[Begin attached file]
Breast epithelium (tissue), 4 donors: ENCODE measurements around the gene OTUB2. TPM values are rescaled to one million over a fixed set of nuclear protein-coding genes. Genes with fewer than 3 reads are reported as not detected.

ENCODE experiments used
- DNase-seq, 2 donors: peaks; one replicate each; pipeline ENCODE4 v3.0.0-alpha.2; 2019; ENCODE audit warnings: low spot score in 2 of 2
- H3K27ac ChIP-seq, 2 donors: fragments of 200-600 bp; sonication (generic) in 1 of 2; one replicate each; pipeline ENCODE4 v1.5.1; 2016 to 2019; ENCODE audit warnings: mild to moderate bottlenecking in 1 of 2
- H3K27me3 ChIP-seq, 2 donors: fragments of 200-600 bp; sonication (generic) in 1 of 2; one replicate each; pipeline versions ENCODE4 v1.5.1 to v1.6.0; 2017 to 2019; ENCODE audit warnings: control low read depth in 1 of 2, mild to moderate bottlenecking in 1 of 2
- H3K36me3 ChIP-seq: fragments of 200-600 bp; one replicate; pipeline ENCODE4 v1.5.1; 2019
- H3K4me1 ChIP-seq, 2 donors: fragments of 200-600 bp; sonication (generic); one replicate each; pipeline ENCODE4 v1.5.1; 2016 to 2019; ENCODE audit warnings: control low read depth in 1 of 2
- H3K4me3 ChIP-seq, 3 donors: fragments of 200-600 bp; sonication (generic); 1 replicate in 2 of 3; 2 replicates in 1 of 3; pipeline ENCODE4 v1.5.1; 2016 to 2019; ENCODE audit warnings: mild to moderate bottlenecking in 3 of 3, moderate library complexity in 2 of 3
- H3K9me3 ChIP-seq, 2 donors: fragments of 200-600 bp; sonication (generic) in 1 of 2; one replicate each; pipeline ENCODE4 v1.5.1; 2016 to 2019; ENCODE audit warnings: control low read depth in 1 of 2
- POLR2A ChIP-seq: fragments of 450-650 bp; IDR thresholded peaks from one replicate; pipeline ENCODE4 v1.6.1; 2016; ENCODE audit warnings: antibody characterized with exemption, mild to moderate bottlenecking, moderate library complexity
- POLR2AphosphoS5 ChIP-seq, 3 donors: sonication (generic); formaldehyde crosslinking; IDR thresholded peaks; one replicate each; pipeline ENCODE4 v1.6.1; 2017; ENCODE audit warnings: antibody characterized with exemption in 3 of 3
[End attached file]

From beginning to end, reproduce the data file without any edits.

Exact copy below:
Breast epithelium (tissue), 4 donors: ENCODE measurements around the gene OTUB2. TPM values are rescaled to one million over a fixed set of nuclear protein-coding genes. Genes with fewer than 3 reads are reported as not detected.

ENCODE experiments used
- DNase-seq, 2 donors: peaks; one replicate each; pipeline ENCODE4 v3.0.0-alpha.2; 2019; ENCODE audit warnings: low spot score in 2 of 2
- H3K27ac ChIP-seq, 2 donors: fragments of 200-600 bp; sonication (generic) in 1 of 2; one replicate each; pipeline ENCODE4 v1.5.1; 2016 to 2019; ENCODE audit warnings: mild to moderate bottlenecking in 1 of 2
- H3K27me3 ChIP-seq, 2 donors: fragments of 200-600 bp; sonication (generic) in 1 of 2; one replicate each; pipeline versions ENCODE4 v1.5.1 to v1.6.0; 2017 to 2019; ENCODE audit warnings: control low read depth in 1 of 2, mild to moderate bottlenecking in 1 of 2
- H3K36me3 ChIP-seq: fragments of 200-600 bp; one replicate; pipeline ENCODE4 v1.5.1; 2019
- H3K4me1 ChIP-seq, 2 donors: fragments of 200-600 bp; sonication (generic); one replicate each; pipeline ENCODE4 v1.5.1; 2016 to 2019; ENCODE audit warnings: control low read depth in 1 of 2
- H3K4me3 ChIP-seq, 3 donors: fragments of 200-600 bp; sonication (generic); 1 replicate in 2 of 3; 2 replicates in 1 of 3; pipeline ENCODE4 v1.5.1; 2016 to 2019; ENCODE audit warnings: mild to moderate bottlenecking in 3 of 3, moderate library complexity in 2 of 3
- H3K9me3 ChIP-seq, 2 donors: fragments of 200-600 bp; sonication (generic) in 1 of 2; one replicate each; pipeline ENCODE4 v1.5.1; 2016 to 2019; ENCODE audit warnings: control low read depth in 1 of 2
- POLR2A ChIP-seq: fragments of 450-650 bp; IDR thresholded peaks from one replicate; pipeline ENCODE4 v1.6.1; 2016; ENCODE audit warnings: antibody characterized with exemption, mild to moderate bottlenecking, moderate library complexity
- POLR2AphosphoS5 ChIP-seq, 3 donors: sonication (generic); formaldehyde crosslinking; IDR thresholded peaks; one replicate each; pipeline ENCODE4 v1.6.1; 2017; ENCODE audit warnings: antibody characterized with exemption in 3 of 3